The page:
14 / 12 / 2012
Healthcare scientists from the trust visit local schools, colleges and universities to talk about their careers. These visits are organised either through the Science, Technology, Engineering and Mathematics Network (STEMNET), Skills for Health or with the universities and colleges careers advice teams. The trust has a number of STEMNET Ambassadors who are trained to fulfil this requirement. STEMNET Ambassadors promote their healthcare science specialism within schools, encouraging children to consider a career in healthcare science. For more information, visit our science local community pages.
How we did it
An annual open day takes place, usually on the first Saturday of September which is aimed at school children who are invited to attend through member newsletters, letters, flyers and local radio advertisements. 200-300 children visit the hospital, usually with their parents or teachers. The open day includes a staged genetics show, run by healthcare scientists which gives the children the opportunity to have made for them DNA necklaces extracted from their own saliva. Students can also get involved in an electronic ‘find the chromosome' competition and for younger children a ‘karyotyping chromosome socks’ game. This game encourages young children to find matching pairs of socks and arrange them in size on a Velcro board demonstrating to students some of the skills needed in cytogenetic diagnosis.
The trust has also engaged with the local schools, including Archbishop Blanch School, who’s teachers, throughout the year accompany students to the hospital for healthcare science sessions.
Results and next steps
This engagement with school children has helped to raise the local profile of healthcare science careers, providing students with an opportunity to learn about the different services delivered in NHS hospitals, involving healthcare scientists and busting some of the myths.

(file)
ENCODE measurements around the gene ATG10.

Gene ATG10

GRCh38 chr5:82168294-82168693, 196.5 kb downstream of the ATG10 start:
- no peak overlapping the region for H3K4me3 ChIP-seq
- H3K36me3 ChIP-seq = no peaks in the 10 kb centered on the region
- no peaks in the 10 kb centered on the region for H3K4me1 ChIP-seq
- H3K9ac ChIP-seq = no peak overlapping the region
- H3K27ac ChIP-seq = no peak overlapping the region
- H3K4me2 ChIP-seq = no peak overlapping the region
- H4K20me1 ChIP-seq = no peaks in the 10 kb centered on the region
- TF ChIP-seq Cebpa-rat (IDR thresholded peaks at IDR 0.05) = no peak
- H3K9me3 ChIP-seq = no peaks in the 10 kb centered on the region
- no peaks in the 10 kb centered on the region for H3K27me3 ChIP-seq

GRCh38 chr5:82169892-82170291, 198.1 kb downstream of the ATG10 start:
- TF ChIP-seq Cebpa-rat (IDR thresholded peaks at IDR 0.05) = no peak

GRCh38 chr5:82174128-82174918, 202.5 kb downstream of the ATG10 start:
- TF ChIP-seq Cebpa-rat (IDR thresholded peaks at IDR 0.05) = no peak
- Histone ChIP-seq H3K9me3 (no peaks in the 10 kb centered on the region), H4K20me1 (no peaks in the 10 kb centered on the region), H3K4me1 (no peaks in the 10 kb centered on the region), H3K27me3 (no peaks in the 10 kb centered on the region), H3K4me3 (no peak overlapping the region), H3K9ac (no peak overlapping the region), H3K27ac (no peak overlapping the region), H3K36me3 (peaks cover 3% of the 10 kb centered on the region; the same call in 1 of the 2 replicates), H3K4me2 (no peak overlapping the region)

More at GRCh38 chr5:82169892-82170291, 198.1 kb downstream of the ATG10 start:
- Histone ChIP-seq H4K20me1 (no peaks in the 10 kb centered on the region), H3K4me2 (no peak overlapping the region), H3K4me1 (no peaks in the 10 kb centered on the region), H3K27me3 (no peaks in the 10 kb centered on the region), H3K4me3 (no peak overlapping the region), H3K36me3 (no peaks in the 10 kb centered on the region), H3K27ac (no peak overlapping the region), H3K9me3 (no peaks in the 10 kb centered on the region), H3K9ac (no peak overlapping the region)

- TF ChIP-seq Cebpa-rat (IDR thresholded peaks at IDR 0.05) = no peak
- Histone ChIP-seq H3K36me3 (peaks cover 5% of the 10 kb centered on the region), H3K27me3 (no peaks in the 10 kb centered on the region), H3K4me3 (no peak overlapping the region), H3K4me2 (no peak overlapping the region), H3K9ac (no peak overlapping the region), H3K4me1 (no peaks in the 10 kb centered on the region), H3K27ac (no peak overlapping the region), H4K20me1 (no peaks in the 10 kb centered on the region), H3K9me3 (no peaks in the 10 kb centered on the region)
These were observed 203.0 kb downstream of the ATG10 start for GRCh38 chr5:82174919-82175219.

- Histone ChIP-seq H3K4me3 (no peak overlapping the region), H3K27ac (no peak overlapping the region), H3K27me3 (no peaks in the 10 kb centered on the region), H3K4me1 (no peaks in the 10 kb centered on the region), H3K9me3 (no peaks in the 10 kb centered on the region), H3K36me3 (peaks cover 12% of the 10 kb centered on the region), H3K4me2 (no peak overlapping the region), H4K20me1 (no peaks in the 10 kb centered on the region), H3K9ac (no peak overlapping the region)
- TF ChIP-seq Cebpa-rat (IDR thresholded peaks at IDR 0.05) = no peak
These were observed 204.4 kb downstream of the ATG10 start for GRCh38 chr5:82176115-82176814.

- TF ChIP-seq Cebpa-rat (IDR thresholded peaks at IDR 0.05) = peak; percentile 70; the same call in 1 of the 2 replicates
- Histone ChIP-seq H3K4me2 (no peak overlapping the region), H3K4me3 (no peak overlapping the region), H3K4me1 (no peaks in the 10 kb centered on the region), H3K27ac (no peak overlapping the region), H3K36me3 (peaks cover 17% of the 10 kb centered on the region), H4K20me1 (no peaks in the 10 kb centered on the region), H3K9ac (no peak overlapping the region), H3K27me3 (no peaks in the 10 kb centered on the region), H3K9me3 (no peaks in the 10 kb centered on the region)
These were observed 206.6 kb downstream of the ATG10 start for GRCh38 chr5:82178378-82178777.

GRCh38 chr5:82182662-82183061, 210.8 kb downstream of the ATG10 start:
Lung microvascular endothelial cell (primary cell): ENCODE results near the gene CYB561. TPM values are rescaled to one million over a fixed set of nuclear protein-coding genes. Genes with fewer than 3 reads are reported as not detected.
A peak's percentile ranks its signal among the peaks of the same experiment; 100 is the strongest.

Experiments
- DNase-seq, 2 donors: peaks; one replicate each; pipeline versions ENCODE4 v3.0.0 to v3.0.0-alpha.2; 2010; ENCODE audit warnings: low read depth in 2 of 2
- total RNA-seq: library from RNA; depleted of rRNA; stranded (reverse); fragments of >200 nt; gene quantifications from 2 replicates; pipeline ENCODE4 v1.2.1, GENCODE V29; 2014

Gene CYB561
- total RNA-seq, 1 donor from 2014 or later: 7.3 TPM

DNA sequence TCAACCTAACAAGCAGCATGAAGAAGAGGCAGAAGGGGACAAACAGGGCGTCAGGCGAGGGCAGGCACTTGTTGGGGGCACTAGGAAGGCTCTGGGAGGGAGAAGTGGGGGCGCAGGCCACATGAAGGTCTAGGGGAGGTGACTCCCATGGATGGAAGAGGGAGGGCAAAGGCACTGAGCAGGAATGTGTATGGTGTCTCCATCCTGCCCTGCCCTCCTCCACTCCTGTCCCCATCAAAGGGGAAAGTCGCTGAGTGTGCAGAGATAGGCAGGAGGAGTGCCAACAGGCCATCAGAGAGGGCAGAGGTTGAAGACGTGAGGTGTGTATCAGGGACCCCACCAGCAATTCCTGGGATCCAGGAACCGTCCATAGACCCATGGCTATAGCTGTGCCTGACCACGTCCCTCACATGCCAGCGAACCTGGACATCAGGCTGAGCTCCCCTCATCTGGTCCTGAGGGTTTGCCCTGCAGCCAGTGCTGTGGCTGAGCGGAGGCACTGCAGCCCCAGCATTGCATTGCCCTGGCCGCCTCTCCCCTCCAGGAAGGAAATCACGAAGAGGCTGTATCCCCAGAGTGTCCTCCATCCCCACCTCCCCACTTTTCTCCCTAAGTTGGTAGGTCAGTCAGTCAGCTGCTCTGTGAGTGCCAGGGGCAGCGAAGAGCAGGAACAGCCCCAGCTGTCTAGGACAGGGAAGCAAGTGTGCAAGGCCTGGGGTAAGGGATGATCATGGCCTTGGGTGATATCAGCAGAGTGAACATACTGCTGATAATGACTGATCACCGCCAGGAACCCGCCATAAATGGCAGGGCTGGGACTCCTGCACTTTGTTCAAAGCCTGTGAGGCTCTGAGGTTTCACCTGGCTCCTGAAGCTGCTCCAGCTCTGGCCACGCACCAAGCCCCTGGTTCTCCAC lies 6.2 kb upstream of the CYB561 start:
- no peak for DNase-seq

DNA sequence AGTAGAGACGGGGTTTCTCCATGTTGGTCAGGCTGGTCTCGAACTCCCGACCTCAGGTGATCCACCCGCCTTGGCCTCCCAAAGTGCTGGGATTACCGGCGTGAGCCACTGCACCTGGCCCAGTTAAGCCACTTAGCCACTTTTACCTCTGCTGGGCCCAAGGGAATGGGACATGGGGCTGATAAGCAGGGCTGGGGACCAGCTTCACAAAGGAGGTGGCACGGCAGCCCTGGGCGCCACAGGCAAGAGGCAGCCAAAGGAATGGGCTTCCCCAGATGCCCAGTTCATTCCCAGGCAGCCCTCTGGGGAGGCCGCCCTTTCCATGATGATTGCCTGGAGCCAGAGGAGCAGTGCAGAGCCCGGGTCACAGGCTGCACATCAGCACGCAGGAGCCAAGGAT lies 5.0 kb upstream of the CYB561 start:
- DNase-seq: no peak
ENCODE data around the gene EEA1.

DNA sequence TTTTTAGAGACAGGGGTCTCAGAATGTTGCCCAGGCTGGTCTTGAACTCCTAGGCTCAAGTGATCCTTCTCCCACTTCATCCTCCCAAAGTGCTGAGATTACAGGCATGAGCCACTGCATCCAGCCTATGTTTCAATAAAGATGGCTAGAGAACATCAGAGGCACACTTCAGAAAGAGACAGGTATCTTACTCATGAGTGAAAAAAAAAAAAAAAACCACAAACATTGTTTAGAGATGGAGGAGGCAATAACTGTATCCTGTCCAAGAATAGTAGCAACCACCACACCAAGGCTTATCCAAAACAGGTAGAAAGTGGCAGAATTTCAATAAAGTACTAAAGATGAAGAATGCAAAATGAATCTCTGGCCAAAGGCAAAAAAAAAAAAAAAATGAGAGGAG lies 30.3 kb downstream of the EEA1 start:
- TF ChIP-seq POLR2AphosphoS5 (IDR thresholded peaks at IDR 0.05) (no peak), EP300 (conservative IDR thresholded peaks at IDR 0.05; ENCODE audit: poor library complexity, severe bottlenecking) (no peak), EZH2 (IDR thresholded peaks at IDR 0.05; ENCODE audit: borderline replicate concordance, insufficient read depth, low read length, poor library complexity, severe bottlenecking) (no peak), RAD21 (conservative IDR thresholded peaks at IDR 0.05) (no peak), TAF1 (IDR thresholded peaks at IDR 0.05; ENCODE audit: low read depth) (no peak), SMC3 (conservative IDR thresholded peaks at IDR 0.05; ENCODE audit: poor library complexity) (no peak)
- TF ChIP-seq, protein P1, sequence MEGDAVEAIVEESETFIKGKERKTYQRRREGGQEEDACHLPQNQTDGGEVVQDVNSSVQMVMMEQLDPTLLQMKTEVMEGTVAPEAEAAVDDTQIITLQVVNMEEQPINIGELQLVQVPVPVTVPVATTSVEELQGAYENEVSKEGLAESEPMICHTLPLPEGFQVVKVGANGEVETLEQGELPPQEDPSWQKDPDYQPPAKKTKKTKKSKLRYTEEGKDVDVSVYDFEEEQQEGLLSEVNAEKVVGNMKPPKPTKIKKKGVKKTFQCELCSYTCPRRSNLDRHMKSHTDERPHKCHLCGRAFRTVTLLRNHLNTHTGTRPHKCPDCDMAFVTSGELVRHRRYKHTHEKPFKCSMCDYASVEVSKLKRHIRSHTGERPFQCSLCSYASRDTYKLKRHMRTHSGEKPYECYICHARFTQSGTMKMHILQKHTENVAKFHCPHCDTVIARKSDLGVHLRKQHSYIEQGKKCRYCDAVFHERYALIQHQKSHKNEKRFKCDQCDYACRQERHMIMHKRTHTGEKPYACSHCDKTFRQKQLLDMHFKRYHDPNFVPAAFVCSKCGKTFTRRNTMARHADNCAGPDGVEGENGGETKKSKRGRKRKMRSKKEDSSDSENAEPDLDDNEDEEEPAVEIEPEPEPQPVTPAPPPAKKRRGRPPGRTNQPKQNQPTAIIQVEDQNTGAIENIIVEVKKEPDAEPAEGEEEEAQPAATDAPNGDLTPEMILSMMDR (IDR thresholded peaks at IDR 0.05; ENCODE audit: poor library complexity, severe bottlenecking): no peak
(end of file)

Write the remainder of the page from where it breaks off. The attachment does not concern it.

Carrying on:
The genetics department now regularly receives e-mails and letters from students asking for work experience placements. As a result, the department set up open day events for these students, inviting them to find out more about the laboratory through presentations and lab tours. They also provide students with an opportunity to volunteer in the lab. There are currently two volunteers on three month honorary contracts and previous volunteers have been successful in securing substantive posts in the laboratory through open competition and recruitment processes. There are intentions to continue this programme, further raising the profile of healthcare science and providing an opportunity for students to gain valuable work experience.
Liverpool Women's Hospital NHS Foundation Trust is well known for its maternity and neonatal services. The trust also carries out many gynaecological and reproductive medicine procedures in addition to being specialists in clinical and laboratory genetics. Research also plays a big part in developing services that directly benefit patients. The trust understands the personal importance of selecting the right health care option, offering choice and flexibility through the provision of both NHS and private care.
Angela Douglas, Consultant Clinical Cytogeneticist firstname.lastname@example.org